Getty Images/Dan Kitwood

Saudi Arabian women have finally gained the right to drive - at least virtually.

In what appears to be an act of straight-up trolling his own family, a Saudi prince is creating a videogame called "Saudi Girls Revolution," that features young Saudi women racing motorcycles, the Wall Street Journal reported.

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Prince Fahad bin Faisal Al Saud is the grandson of the brother of the current king, who presides over the only country where women can't get behind the wheel of a car.

“If we can tell people stories about women driving, maybe they will, maybe it will actually happen,” he told the Journal.

The game will feature a group of futuristic young women battling corrupt leaders after a world war leaves Earth stripped of natural resources and most of its population. The Journal reports that several of the women fight against religious sectarianism. One is gay.

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It's not quite as direct as setting the game in modern-day Saudi Arabia, but it's also not exactly subtle. The prince told the Journal he hopes the game "will inspire women to see themselves in roles that are equal to men."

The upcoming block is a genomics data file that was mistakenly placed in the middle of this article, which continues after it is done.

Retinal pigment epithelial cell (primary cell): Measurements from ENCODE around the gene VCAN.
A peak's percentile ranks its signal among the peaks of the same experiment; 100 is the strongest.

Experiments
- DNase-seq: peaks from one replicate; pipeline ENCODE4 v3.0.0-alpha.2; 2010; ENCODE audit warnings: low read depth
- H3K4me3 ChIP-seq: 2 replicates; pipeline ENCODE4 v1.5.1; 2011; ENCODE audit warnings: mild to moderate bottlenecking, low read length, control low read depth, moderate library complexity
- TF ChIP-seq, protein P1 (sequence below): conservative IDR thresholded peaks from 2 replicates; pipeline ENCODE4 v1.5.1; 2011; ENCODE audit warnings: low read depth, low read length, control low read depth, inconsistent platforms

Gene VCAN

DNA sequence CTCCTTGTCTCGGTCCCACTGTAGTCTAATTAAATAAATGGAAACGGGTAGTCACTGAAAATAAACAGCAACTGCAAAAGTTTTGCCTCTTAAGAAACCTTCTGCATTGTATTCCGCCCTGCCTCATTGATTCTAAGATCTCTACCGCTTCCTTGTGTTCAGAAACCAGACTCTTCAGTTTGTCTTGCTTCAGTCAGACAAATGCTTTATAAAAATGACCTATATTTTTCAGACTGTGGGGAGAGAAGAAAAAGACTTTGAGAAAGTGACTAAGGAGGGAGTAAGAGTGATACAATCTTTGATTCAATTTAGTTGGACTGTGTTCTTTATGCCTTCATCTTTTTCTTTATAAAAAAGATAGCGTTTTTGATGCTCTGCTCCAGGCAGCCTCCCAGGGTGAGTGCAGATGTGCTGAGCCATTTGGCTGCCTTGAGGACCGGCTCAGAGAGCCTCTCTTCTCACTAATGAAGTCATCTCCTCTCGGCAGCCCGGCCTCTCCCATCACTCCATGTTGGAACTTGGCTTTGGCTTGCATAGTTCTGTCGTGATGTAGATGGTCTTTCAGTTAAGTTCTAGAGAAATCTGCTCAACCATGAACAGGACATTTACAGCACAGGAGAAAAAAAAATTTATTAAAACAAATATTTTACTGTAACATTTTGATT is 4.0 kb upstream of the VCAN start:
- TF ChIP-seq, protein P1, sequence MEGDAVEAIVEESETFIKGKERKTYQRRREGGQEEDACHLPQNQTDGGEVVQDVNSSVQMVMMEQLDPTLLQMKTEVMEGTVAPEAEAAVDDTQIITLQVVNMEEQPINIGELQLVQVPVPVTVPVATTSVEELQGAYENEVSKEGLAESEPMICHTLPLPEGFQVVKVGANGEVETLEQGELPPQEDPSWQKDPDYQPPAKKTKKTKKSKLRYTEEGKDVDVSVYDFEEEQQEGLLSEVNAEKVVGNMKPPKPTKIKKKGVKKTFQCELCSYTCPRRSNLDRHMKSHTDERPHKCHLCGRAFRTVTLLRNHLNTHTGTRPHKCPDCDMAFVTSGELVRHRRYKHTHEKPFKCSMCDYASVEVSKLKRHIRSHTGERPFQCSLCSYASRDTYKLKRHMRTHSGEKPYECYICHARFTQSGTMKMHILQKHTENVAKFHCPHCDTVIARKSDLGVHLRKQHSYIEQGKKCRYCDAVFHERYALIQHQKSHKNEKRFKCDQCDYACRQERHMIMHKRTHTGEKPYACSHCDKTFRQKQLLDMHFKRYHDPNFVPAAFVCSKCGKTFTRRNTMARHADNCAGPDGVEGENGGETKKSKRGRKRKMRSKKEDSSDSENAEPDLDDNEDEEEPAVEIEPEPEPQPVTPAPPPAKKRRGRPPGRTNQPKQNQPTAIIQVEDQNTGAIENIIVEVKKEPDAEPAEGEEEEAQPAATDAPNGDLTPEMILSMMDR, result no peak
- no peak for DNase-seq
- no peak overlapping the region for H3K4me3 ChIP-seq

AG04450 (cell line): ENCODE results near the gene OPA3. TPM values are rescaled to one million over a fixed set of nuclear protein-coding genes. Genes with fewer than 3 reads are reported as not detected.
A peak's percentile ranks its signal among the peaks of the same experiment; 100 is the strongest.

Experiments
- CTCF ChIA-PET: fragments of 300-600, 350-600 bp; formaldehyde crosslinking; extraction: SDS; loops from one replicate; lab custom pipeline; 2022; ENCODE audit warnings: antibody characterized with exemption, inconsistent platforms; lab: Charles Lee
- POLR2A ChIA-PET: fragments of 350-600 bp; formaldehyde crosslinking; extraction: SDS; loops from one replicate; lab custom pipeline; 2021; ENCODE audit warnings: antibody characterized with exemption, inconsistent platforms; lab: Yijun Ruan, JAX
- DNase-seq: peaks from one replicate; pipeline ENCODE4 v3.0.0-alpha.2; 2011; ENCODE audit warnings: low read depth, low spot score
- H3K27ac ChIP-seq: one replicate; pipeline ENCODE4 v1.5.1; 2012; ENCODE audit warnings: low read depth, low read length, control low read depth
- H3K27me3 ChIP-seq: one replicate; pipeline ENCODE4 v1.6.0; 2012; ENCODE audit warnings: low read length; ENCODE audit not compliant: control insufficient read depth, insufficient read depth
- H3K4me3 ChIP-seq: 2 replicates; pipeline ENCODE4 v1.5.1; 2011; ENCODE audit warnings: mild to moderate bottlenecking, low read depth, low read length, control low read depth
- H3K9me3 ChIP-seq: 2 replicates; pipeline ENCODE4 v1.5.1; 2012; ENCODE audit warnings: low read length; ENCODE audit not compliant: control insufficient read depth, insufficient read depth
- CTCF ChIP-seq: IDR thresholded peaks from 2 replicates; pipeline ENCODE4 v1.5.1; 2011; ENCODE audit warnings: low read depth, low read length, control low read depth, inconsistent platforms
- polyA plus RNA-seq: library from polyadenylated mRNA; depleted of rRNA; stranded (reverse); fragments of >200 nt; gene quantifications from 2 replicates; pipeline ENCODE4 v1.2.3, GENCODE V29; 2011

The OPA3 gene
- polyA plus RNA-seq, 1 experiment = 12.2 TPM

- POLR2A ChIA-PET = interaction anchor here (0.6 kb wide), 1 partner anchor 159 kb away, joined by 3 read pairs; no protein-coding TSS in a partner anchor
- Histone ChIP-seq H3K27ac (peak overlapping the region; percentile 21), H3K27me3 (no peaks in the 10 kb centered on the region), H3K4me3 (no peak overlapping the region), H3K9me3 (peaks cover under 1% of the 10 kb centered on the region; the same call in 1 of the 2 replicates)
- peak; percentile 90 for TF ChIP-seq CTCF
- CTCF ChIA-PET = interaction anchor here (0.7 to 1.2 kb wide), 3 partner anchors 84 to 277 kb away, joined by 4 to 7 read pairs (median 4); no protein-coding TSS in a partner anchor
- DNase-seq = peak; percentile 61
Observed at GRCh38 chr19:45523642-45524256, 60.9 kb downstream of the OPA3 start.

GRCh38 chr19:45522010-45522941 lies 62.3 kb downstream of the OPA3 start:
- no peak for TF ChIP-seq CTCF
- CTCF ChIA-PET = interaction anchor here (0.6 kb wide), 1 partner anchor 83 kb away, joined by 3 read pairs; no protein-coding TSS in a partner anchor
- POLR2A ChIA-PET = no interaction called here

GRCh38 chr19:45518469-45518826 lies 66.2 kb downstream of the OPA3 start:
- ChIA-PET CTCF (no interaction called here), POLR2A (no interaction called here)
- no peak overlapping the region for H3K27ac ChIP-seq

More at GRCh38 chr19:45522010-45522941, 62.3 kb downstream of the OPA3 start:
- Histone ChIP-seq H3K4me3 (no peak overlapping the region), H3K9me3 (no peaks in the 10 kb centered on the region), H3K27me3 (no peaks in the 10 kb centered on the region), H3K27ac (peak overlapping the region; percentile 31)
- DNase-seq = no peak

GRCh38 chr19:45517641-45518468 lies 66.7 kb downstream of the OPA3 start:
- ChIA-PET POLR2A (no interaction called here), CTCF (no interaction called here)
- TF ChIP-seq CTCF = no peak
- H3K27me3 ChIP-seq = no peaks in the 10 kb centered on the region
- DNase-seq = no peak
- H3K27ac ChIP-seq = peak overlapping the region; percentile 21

Unlike some of his Saudi relatives, the prince has lived in places where women drive and is apparently aware that the world doesn't implode when they hit the gas pedal. (A Saudi cleric recently said that women who drive have children with clinical problems because driving "automatically affects the ovaries and pushes the pelvis upwards." Yes really.)

Currently living in London, the prince attended Stanford University and even worked for Facebook before becoming the founder and head of NA3M, the company creating "Saudi Girls Revolution." The game is set to be released later this year.

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And while he didn't explicitly say that he thinks the driving ban is terrible, the prince said that one of his goals with the videogame is to give Saudi Arabians the chance "to be comfortable and…used to these types of visuals."

He hopes, he said, that everyone with a phone will play - including the royal family.

Emily DeRuy is a Washington, D.C.-based associate editor, covering education, reproductive rights, and inequality. A San Francisco native, she enjoys Giants baseball and misses Philz terribly.